Julius Frederick, Duke of Württemberg-Weiltingen: Duke of Württemberg-Weiltingen (1588 - 1635) | Biography, Facts, Information, Career, Wiki, Life
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Julius Frederick, Duke of Württemberg-Weiltingen
Duke of Württemberg-Weiltingen

Julius Frederick, Duke of Württemberg-Weiltingen

Julius Frederick, Duke of Württemberg-Weiltingen
The basics

Quick Facts

Intro Duke of Württemberg-Weiltingen
A.K.A. Giulio Federico di Wurttemberg
Was Regent
From Germany
Field Royals
Gender male
Birth 3 June 1588, Montbéliard, France
Death 25 April 1635, Strasbourg, France (aged 46 years)
Star sign Gemini
Mother: Sibylla of Anhalt
Father: Frederick I, Duke of Württemberg
Siblings: Sibylle Elisabeth of WürttembergBarbara of WürttembergEva Christina of WürttembergMagnus of WürttembergJohn Frederick, Duke of WürttembergLouis Frederick, Duke of Württemberg-MontbéliardFrederick Achilles, Duke of Württemberg-Neuenstadt Agnès de Wurtemberg
Spouse: Anna Sabine af Slesvig-Holsten-Sønderborg
Children: Silvius I Nimrod, Duke of Württemberg-OelsRoderich von Württemberg-Weiltingen Manfred Herzog von Württemberg-WeltingenPrincess of Württemberg-Weiltingen Julia Felicitas
The details (from wikipedia)


Duke Julius Frederick of Württemberg-Weiltingen (3 June 1588 in Montbéliard – 25 April 1635 in Strasbourg), was the first duke of Württemberg-Weiltingen.


Julius Frederick was the third son of the Duke Frederick I of Württemberg and his wife Sibylla of Anhalt. He grew up with his parents and siblings in Montbéliard. After his father took up government of Württemberg in 1593, Julius Frederick lived in Stuttgart. He participated in military operations in the Alsace and in the War of the Jülich Succession. He travelled extensively, including journeys to Asia Minor, Malta, and Ephesus, and, in 1615, to Lapland.

On 28 May 1617, he was awarded the Lordships of Weiltingen and Brenz an der Brenz and a share of Heidenheim plus an annual allowance of 15000guilders. He chose Weiltingen as his residence. On 24 November 1617, he was engaged to Anna Sabina von Schleswig-Holstein-Sonderburg (1593–1659, daughter of John II, Duke of Schleswig-Holstein-Sonderburg). He married her on 11 December 1618 in Sønderborg. After the marriage, they lived in Brenz for a while, then moved to Weiltingen.

In 1631, he led the regency for his nephew Eberhard III. That same year, he joined the League of Leipzig. After the bloodless Cherry War later that year, he had to leave the League under the terms of the Peace of Tübingen. When King Gustavus Adolphus of Sweden advanced into southern Germany, he raised troops again and joined Gustavus Adolphus. This led to a dispute with the Government, the Estates, and his co-regent (Barbara Sophie of Brandenburg, the mother of Eberhard III).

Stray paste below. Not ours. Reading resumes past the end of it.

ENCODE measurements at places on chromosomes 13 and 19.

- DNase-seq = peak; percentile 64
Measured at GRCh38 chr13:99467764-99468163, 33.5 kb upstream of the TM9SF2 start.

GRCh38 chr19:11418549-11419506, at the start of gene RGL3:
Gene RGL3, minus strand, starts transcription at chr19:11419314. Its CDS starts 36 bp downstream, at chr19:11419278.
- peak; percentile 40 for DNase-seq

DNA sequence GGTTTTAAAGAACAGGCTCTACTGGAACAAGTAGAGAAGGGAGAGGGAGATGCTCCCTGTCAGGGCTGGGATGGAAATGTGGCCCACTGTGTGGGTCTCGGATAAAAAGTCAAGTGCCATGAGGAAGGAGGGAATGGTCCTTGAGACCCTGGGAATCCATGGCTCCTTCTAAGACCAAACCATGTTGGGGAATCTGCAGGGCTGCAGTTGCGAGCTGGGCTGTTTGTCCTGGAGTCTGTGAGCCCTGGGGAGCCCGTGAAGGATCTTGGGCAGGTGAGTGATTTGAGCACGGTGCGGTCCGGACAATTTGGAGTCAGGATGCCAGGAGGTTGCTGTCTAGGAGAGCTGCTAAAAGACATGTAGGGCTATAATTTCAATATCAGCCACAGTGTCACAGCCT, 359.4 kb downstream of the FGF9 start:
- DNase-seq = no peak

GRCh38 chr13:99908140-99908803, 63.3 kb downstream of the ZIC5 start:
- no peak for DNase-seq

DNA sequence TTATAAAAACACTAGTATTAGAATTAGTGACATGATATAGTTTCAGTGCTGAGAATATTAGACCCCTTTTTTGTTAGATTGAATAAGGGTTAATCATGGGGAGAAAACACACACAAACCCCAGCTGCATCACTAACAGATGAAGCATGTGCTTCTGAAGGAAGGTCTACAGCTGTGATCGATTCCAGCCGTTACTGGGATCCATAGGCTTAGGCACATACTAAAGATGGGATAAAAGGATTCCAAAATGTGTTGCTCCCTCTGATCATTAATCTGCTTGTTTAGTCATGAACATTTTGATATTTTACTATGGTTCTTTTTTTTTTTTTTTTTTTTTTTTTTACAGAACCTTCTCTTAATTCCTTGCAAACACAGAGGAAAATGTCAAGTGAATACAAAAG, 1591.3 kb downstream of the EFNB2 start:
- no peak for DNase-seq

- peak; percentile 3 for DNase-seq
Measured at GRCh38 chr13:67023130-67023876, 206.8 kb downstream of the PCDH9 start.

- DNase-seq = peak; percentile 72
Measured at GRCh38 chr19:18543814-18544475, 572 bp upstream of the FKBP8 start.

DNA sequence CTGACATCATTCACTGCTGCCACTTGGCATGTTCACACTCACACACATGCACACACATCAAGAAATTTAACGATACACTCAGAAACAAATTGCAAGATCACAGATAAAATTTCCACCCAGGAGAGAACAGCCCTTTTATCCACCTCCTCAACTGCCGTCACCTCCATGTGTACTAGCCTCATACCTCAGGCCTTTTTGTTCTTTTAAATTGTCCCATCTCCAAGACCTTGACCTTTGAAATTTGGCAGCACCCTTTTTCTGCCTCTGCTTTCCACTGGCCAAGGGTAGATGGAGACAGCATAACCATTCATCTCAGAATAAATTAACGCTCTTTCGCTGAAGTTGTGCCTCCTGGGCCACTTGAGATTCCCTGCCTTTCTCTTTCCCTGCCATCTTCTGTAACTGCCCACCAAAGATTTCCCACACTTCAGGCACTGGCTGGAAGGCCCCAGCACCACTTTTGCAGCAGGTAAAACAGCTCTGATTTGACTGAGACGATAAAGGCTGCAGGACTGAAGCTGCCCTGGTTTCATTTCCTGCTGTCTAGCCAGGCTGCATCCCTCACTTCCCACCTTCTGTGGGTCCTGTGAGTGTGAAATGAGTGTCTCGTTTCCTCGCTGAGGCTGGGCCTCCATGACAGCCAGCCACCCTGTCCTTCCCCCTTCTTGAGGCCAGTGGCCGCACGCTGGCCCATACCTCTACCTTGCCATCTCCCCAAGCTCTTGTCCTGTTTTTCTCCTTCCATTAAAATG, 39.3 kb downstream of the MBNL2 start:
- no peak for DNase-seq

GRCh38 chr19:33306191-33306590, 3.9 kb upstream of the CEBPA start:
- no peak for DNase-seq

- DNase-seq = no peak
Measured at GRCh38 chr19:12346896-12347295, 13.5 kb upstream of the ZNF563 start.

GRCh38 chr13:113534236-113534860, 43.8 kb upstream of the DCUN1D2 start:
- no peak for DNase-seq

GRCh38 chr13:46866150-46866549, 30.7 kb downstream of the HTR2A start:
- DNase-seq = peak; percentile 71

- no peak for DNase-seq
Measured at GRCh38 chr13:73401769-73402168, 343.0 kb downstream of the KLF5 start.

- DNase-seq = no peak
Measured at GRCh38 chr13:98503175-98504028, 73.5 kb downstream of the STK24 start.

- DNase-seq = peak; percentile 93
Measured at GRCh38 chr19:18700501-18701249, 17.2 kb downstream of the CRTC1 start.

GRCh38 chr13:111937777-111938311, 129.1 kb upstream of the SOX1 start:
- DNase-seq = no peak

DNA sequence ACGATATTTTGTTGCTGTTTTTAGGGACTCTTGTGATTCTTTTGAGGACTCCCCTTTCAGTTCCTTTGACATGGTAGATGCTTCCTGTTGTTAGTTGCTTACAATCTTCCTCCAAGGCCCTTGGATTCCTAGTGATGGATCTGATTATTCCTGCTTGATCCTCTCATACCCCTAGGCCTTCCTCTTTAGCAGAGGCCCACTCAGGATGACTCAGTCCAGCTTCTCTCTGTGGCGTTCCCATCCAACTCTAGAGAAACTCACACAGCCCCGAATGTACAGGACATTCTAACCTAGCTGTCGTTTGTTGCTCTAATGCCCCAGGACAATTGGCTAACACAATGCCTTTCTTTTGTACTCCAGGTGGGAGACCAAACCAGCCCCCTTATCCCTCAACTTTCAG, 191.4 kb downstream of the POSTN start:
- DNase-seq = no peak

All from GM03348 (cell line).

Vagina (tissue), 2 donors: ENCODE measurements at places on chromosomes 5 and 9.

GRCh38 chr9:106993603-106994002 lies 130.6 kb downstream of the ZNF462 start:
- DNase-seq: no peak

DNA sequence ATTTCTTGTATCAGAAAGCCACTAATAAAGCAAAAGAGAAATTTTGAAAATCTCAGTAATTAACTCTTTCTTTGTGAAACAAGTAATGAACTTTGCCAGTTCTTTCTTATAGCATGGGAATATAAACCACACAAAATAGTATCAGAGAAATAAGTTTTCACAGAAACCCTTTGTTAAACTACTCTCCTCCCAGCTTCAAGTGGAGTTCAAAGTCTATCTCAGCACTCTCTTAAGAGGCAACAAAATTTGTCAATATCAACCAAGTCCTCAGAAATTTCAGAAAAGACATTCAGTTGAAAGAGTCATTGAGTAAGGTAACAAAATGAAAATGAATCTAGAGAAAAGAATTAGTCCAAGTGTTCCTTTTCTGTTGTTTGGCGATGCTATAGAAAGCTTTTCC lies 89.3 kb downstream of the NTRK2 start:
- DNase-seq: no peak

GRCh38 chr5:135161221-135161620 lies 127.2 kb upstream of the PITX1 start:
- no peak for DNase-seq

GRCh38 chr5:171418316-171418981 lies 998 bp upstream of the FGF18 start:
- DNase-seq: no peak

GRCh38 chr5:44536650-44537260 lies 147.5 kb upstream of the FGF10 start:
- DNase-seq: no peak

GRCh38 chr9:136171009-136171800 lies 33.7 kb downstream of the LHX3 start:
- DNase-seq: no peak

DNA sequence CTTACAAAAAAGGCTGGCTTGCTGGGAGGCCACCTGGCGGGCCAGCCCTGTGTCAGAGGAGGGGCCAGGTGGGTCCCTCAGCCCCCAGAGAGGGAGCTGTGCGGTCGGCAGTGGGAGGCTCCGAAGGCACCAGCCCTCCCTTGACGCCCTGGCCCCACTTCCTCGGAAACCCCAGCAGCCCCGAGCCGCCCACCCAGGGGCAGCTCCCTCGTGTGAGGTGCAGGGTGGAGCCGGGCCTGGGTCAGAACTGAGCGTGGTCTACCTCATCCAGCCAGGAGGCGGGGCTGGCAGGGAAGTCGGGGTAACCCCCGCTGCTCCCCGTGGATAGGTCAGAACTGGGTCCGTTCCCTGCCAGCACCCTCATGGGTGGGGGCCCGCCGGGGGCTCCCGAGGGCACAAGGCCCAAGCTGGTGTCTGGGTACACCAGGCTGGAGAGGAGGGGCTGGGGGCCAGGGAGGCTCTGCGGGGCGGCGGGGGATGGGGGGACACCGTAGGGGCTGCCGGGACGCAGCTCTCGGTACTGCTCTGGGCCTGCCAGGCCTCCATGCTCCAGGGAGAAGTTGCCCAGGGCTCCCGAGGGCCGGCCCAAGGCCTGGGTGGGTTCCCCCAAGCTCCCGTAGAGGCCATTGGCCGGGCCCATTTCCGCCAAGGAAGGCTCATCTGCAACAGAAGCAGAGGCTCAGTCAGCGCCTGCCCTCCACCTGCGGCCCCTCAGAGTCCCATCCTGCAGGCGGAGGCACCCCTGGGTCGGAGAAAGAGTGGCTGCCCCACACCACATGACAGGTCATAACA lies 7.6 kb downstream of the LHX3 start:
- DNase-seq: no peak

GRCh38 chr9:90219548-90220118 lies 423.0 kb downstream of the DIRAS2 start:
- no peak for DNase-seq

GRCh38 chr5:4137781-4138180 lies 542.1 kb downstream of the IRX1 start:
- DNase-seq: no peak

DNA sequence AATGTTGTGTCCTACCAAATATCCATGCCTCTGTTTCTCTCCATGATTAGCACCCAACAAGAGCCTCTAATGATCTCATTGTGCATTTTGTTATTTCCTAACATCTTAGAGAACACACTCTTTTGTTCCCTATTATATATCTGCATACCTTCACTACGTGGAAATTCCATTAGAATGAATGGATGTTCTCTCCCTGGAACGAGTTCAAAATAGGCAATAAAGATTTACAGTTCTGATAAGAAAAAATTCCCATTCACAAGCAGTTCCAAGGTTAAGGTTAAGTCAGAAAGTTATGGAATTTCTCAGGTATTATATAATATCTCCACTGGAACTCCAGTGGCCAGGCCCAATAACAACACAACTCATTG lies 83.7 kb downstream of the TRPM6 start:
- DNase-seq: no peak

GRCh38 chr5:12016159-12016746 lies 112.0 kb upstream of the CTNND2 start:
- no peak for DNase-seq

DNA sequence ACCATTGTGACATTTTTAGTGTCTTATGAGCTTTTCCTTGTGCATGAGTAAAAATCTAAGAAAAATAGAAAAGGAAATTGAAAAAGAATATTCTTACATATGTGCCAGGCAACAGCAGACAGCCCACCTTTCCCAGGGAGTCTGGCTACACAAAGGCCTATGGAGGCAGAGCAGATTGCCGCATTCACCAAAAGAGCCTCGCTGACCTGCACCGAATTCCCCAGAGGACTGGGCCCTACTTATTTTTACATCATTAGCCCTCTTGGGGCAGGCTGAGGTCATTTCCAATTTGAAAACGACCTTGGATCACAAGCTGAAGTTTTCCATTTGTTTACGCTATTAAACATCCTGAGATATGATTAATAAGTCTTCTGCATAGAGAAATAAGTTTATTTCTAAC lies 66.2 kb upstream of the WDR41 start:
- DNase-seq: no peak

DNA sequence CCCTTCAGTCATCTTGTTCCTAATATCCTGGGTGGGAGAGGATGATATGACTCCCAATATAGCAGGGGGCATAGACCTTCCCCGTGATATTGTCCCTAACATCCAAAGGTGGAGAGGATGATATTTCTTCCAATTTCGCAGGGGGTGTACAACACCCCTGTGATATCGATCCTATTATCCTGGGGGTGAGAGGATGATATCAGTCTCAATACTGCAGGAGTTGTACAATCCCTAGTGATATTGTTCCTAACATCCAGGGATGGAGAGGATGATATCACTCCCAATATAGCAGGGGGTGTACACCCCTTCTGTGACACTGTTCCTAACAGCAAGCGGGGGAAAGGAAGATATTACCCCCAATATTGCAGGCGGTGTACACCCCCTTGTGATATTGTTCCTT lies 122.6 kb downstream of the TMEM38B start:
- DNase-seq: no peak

In 1633, he renounced the regency in Württemberg. After the Battle of Nördlingen, the whole ducal family, including Julius Frederick, fled to Strasbourg, where he died the following year.


The children from his marriage to Anna Sabina were:

  • Roderick (1618–1651), Duke of Württemberg-Weiltingen
  • Julia Felicitas (1619–1661)
married in 1640 with Duke John X of Schleswig-Holstein-Gottorp (1606–1655)
  • Silvius I Nimrod (1622–1654), Duke of Württemberg-Oels
married in 1647 with Duchess Elisabeth Marie of Münsterberg-Oels (1625–1686)
  • Floriana Ernestine (1623–1672)
married in 1657 with Count Frederick Kraft of Hohenlohe-Pfedelbach (1623–1681)
  • Faustina Marianna (1624–1679)
  • Manfred I (1626–1662), Duke of Württemberg-Weiltingen
married in 1652 with Countess Juliane of Oldenburg (1615–1691) and had issue:
  • Duke Frederick Ferdinand von Württemberg-Weitlingen (1654–1705)
married Elizabeth (1665–1726), daughter of George II, Duke of Württemberg-Montbéliard, and had issue:
  • Sibylle Charlotte (1690–1735)
married Charles Frederick II, Duke of Württemberg-Oels
  • Hedwig Fredericka (1691–1752)
married John Augustus, Prince of Anhalt-Zerbst
  • Julius Peregrinatius (1627–1645)
  • Sueno Martialis Edenolph (1629–1656)
  • Amadea Fredonia (1631–1633)
The contents of this page are sourced from Wikipedia article on 09 Mar 2020. The contents are available under the CC BY-SA 4.0 license.
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